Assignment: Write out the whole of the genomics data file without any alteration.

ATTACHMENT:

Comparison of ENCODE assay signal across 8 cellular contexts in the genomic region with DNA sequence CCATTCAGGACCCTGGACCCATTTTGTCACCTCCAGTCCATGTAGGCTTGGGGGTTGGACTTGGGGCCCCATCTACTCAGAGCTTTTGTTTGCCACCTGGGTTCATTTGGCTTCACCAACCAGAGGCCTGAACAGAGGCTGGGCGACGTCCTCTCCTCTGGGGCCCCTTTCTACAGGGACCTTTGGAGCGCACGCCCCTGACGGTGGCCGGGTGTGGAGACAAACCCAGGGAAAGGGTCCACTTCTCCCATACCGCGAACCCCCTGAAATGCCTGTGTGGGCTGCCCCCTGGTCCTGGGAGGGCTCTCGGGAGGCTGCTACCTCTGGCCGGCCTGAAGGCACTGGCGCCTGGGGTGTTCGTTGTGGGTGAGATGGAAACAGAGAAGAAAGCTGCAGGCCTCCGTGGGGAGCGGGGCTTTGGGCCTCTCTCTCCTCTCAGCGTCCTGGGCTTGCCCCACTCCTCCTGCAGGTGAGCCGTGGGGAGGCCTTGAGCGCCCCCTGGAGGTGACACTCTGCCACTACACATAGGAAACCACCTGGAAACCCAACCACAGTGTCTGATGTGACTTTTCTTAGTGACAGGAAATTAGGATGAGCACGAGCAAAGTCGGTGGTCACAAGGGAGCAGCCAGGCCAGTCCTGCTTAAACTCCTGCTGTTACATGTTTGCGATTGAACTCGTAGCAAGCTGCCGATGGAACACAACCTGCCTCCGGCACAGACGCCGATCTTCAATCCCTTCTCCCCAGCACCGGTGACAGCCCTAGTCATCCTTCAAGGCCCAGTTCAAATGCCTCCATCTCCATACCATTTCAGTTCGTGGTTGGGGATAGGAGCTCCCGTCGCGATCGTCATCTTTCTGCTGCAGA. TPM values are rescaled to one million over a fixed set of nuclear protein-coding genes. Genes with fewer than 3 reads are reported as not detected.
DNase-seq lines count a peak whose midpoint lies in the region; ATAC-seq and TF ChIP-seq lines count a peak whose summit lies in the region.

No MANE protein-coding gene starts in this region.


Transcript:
Comparison of ENCODE assay signal across 8 cellular contexts in the genomic region with DNA sequence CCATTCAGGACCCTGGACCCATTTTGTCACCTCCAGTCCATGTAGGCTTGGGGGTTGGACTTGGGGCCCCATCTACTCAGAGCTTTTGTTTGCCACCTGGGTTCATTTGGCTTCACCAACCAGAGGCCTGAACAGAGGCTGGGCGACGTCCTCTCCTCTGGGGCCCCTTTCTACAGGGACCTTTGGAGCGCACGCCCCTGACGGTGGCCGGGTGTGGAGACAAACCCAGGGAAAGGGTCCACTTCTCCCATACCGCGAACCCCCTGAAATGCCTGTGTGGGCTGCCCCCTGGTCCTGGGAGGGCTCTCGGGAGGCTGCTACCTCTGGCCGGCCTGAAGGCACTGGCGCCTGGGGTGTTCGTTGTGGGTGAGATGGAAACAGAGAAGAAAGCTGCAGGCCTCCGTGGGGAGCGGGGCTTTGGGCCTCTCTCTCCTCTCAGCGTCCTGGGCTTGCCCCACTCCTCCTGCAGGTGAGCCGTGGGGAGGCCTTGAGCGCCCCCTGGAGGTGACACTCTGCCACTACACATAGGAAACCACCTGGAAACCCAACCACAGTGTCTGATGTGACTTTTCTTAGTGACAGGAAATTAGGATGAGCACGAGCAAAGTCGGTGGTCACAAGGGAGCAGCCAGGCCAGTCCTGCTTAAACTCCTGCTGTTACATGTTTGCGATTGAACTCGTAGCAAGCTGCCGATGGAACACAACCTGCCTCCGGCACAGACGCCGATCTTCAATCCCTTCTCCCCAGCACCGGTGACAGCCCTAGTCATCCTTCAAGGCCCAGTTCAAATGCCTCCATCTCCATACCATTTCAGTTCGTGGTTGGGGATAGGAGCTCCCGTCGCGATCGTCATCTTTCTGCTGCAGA. TPM values are rescaled to one million over a fixed set of nuclear protein-coding genes. Genes with fewer than 3 reads are reported as not detected.
DNase-seq lines count a peak whose midpoint lies in the region; ATAC-seq and TF ChIP-seq lines count a peak whose summit lies in the region.

No MANE protein-coding gene starts in this region.